That little voice has certainly stirred an emotion which I guess is the all important thing for what we stand for and what we represent.

    Great piece of writing.

  2. Barry Feldman

    March 30th, 2014

    Lies. Lies. All of it, I say.

    No, good one Doug. Heard Bart Schultz, a marketing shrink speaking at Conversion Conference, deliver the ultimately transparent truth in marketing… We aim to separate people from their money.

    Lots of voices in your head lately. I give you permission to hawk shit and feel just fine about it. Was that helpful? (If you help someone, you gain a customer/friend for life.)

  3. John Windsor

    March 30th, 2014

    Excellent post. Honesty and trust are huge, which makes being transparent the only logical result. Loved this line: “Selling isn’t the dirty thing. Hiding your agenda is.”

    Thanks so much for listening to that voice, and sharing it with us!

  4. Robert Rose

    March 30th, 2014

    Someday, my hope is to be as good a writer as this…. I think my favorite bit is simply the quotes around the word “covering” when you say “covering the native advertising phenomenon”… I quite literally almost spat out my coffee as I was (unfortunately) taking a sip at just that moment..

    Just wonderful Doug….


  5. Jono Smith

    March 30th, 2014

    I am going to frame this.

  6. Sonja Jefferson

    March 31st, 2014

    Brilliantly written post Doug, and unsettling too. It’s taken me a day to mull over your points here, on Mother’s Day too! You’ve made me think.

    Your plea for integrity and transparency is a valid and important one for our industry but in some ways I think you’re worrying too much. Today’s buyers are incredibly canny. We KNOW that companies are trying to sell us something when we are offered free content. And if the content matters enough in its own right, we don’t care! We’ll consume it for its intrinsic value; act (buy) if we choose to do so, if it’s right for us there and then; or store up that feeling of good will and trust. The only way it will work is if we do it with integrity and transparency.
    Effective content marketing is a long term game. It’s hard to keep up pretence year after year after year. If a company’s heart isn’t in it that lack of integrity will quickly show.

    Or maybe that’s just my RRR kicking in!

    Keep it coming Doug. You shake us all up. Hope to see you in Bristol soon.


  7. Doug Kessler

    March 31st, 2014


    Thanks for the comments!
    It’s great to hear fellow content marketers are thinking about the same things.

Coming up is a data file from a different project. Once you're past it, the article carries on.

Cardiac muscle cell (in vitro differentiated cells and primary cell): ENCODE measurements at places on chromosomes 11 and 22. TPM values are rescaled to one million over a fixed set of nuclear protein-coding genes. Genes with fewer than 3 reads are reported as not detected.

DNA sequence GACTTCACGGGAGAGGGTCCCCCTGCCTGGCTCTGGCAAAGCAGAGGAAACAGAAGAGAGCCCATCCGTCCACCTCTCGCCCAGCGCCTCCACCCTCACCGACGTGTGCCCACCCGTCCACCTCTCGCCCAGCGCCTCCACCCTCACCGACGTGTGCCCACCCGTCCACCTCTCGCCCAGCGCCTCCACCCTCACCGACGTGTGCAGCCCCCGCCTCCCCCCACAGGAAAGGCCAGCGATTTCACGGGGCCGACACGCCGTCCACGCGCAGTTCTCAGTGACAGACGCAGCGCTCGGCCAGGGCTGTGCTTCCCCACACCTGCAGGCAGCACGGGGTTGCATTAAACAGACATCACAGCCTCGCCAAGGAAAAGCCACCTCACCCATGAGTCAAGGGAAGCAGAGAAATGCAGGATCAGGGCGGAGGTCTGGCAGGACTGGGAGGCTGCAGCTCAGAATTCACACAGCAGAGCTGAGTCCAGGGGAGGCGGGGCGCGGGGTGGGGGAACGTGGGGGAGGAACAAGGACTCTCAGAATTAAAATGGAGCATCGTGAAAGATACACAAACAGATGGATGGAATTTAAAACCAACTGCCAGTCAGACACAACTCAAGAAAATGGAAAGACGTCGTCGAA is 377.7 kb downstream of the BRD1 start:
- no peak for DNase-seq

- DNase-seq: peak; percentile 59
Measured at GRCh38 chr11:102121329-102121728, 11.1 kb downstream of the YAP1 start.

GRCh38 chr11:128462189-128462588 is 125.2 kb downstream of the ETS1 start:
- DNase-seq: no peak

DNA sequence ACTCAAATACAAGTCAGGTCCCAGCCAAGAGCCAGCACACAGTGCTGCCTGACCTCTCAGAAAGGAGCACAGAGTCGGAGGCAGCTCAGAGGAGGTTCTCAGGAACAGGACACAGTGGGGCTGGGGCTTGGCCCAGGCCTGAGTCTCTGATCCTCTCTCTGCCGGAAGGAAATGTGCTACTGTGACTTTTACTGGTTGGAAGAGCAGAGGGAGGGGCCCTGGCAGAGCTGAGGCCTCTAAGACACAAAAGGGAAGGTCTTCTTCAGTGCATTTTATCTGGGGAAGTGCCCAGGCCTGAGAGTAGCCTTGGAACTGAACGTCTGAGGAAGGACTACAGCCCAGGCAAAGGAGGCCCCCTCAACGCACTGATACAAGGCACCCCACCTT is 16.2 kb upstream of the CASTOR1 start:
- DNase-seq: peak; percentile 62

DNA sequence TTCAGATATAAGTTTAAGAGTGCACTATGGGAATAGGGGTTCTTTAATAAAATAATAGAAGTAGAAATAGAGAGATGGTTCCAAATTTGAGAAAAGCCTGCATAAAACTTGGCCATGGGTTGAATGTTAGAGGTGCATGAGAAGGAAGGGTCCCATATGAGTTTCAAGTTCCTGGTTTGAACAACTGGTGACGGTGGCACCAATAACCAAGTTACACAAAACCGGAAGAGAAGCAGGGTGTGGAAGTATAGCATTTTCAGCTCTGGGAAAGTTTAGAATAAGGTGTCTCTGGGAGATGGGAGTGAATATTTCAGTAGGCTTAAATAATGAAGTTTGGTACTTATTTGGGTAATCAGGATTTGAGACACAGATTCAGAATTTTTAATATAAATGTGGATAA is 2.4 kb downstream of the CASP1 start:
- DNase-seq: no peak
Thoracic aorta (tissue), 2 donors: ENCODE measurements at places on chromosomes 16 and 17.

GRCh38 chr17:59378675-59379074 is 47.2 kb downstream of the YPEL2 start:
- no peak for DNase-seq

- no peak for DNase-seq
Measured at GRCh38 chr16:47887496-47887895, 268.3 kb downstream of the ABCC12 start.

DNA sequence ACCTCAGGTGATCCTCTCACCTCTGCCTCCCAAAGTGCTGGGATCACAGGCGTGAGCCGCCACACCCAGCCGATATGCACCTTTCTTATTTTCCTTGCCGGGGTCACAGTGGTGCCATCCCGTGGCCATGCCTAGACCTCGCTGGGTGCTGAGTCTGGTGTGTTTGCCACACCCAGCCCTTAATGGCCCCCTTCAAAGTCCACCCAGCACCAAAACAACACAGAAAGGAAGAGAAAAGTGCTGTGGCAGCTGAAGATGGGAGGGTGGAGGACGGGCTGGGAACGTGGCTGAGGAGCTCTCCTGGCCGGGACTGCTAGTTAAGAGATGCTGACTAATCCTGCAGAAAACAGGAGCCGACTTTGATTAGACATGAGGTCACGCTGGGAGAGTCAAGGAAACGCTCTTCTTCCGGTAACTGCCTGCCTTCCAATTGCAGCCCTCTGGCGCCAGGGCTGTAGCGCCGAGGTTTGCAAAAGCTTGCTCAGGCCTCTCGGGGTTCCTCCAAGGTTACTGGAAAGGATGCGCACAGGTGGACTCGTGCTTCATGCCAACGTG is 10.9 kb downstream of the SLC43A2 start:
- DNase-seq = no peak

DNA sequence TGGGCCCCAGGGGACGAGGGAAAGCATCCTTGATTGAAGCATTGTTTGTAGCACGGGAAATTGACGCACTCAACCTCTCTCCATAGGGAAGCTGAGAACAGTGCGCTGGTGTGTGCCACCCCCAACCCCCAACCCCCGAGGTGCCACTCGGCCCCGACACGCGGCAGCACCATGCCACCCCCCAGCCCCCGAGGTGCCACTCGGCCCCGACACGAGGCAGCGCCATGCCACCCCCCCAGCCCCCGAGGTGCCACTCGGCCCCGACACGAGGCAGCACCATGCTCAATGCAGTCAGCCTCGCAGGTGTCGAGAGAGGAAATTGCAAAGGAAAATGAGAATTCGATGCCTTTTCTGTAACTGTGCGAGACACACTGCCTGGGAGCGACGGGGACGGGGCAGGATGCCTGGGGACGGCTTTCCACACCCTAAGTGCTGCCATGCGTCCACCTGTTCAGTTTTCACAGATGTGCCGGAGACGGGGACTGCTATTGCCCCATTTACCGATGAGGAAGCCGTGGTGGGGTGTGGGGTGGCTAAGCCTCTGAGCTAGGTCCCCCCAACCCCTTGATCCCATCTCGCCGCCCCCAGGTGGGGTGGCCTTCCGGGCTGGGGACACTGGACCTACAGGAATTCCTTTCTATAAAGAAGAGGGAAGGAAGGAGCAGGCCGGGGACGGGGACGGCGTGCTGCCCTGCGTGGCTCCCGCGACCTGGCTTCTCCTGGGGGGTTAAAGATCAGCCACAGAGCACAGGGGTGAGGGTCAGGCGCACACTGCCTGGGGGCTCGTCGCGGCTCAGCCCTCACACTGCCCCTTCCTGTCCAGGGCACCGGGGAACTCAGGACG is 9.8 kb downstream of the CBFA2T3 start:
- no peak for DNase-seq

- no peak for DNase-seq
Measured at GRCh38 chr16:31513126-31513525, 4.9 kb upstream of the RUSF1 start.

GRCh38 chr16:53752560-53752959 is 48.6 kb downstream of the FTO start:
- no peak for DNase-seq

@Sonja: I do agree today’s buyers are canny (especially in B2B). And I don’t think anyone will have any illusions about an eBook with a big fat logo on the front.

    But it’s precisely because buyers are so canny that publishers and marketers are so eager to blur the lines and hide the marketing agenda.

    The threat is greater in consumer marketing but it’s real for B2B too. Publishers are struggling with the old ad model. They’ll try anything to stay alive (as I would) – but I’m amazed at how quickly they threw their crown jewels (reader trust) away.

  8. Ardath Albee

    March 31st, 2014

    OMG – how much I wanted to disagree with you. But I can’t. You nailed it, and did it with style. And I’m still laughing at the visualization of Joe P as the antichrist 🙂

  9. Andrew J. Coate

    March 31st, 2014

    Dammit, Doug. You had me for a minute there. What a great, entertaining-as-always post. I love this –> “I really don’t think content marketing needs to be a lie or to hide its agenda in order to succeed. ”

    I also love this –> “Baer-hugs”

  10. Doug Kessler

    April 1st, 2014

    Thanks Ardath and Andrew! You guys are the target audience…

  11. Jennifer Kirkland

    April 4th, 2014

    What a well-written piece. I’m glad I discovered you today!

  12. Bill Maslen

    May 2nd, 2014

    Loved this post – an entertaining, counter-pompous wake-up call. Nice social analysis, too!

  13. Kristen Hicks

    June 2nd, 2014

    Nice post!

    When I hear concern about the lines between journalism and marketing blurring, my first thought is: hasn’t it always been easy to do both of those things immorally if you so choose? A relationship to marketing doesn’t make journalism more corrupt or unworthy of trust, or vice versa.

    There’s always been the opportunity in both fields for sleaziness. How moral and trustworthy a business is has less to do whether it’s a newspaper or a marketing agency, and everything to do with the integrity of the people running it and the decisions they make.